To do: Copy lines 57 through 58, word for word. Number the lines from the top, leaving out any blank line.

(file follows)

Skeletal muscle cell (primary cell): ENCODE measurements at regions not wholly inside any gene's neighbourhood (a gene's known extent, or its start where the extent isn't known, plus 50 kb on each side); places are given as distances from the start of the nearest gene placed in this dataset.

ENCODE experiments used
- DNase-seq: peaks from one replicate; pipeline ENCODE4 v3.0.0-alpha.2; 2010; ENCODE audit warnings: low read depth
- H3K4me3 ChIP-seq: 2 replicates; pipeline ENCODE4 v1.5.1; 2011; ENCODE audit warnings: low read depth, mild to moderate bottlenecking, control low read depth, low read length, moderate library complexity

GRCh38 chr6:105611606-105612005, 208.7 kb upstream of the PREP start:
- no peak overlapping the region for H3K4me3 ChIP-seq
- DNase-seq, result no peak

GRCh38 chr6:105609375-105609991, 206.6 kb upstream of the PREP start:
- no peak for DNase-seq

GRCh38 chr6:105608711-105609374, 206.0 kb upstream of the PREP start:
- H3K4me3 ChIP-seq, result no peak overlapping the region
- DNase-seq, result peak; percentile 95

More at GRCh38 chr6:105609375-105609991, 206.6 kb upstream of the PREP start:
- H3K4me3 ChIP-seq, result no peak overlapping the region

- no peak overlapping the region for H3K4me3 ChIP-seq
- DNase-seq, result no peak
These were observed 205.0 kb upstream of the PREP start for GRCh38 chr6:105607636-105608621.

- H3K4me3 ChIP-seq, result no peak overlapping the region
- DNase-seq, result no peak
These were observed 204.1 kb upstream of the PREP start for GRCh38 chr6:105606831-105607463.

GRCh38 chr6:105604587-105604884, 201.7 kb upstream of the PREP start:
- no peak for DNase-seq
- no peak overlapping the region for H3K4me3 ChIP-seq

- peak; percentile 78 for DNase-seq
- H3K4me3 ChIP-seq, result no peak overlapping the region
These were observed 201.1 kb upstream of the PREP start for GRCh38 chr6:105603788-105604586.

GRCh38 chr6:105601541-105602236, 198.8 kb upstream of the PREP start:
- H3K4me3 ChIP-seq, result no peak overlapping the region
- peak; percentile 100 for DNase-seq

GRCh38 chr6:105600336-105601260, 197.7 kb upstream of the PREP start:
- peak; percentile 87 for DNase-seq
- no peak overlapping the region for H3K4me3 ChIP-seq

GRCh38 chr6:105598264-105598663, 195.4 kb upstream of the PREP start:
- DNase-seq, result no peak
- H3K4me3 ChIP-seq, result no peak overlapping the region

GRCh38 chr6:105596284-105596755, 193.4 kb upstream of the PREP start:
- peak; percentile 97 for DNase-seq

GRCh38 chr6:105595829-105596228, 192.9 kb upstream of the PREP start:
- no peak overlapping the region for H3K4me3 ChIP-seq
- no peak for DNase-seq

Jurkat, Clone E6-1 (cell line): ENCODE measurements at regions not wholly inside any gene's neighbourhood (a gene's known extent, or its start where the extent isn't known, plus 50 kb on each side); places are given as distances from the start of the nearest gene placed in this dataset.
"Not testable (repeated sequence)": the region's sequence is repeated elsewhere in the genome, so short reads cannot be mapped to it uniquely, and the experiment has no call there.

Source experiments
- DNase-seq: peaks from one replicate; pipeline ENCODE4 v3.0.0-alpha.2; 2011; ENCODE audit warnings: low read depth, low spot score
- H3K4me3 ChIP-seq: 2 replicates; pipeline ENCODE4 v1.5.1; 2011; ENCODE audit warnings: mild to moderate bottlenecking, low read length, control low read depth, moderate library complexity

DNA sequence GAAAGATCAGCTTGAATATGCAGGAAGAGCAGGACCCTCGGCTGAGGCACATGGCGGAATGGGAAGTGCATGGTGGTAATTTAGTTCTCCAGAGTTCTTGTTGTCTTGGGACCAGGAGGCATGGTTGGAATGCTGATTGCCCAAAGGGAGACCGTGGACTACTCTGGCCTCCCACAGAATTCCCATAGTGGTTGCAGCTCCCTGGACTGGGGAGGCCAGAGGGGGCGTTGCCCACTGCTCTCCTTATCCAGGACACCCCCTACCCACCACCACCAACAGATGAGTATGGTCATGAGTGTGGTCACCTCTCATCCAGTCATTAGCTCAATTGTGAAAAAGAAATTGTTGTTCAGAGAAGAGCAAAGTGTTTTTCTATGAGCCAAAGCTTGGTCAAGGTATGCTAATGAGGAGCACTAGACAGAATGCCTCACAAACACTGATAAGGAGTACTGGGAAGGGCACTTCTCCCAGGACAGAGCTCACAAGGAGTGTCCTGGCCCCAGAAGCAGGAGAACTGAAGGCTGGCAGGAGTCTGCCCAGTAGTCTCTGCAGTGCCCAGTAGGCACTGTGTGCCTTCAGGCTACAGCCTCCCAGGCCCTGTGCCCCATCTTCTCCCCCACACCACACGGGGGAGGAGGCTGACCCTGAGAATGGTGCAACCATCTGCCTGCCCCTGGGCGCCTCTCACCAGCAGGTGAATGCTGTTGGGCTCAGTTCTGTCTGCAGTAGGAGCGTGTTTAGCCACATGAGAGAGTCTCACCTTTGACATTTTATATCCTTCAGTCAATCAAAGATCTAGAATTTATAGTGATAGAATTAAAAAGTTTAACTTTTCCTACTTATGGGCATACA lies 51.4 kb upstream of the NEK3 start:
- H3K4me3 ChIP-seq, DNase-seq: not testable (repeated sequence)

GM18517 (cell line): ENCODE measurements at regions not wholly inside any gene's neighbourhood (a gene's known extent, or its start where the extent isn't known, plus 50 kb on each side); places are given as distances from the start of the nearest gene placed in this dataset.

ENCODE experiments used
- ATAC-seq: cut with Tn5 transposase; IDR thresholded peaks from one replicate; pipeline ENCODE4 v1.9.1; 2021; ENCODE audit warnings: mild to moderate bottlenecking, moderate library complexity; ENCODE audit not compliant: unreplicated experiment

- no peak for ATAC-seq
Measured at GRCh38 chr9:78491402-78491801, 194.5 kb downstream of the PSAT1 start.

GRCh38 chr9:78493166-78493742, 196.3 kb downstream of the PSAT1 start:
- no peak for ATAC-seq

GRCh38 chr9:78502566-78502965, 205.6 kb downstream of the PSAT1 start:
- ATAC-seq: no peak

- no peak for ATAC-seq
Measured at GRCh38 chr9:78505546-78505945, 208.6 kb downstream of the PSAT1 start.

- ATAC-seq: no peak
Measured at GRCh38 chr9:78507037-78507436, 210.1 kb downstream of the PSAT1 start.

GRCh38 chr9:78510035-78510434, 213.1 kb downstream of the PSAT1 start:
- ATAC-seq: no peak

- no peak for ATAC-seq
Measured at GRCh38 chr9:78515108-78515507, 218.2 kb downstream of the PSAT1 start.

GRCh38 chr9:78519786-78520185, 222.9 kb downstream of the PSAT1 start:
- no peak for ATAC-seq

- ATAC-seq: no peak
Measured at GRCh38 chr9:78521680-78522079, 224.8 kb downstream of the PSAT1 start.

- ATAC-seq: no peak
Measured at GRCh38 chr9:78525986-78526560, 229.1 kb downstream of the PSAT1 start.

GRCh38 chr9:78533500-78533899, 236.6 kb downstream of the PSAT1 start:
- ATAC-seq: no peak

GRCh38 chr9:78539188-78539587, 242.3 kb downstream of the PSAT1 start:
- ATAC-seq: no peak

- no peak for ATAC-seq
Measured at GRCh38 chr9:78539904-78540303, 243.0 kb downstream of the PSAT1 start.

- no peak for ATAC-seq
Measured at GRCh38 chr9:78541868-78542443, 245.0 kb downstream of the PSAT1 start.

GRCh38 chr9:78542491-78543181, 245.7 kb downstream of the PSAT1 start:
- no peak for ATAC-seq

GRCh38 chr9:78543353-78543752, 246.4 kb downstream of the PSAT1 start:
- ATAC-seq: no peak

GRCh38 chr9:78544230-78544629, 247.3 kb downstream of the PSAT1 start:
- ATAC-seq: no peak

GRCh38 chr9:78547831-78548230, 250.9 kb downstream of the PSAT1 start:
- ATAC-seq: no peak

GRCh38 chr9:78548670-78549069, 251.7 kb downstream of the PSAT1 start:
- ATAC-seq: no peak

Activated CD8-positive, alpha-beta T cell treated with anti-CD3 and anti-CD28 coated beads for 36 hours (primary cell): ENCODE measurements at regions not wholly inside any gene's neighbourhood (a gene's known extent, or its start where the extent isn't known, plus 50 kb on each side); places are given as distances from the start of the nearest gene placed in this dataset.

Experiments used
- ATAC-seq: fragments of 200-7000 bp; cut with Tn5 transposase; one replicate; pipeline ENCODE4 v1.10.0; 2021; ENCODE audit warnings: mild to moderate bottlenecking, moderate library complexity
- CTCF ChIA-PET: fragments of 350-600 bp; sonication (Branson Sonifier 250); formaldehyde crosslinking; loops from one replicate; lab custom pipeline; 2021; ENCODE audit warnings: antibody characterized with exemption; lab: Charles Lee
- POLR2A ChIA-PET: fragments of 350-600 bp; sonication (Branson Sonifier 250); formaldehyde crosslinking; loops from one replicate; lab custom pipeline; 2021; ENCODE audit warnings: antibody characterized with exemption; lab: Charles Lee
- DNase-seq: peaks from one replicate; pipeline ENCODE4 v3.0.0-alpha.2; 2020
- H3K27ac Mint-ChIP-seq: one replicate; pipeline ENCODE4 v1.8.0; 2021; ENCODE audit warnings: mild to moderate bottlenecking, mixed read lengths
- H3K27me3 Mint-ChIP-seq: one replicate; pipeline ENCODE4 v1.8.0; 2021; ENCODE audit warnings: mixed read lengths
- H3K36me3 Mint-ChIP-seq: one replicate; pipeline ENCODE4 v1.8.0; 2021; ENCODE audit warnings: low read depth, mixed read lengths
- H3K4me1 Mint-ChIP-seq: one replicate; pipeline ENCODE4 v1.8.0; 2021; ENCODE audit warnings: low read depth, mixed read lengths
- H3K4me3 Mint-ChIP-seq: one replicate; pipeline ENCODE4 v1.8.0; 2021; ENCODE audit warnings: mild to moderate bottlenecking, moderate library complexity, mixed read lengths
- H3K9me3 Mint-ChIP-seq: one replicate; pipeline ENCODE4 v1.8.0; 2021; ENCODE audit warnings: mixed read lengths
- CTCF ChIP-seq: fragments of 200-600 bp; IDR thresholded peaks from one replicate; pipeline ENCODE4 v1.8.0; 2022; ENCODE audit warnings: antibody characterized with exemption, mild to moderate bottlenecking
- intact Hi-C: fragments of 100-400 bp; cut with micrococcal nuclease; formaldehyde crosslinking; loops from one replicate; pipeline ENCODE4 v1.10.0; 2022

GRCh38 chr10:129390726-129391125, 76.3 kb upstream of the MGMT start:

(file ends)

- no peak for ATAC-seq
Measured at GRCh38 chr9:78505546-78505945, 208.6 kb downstream of the PSAT1 start.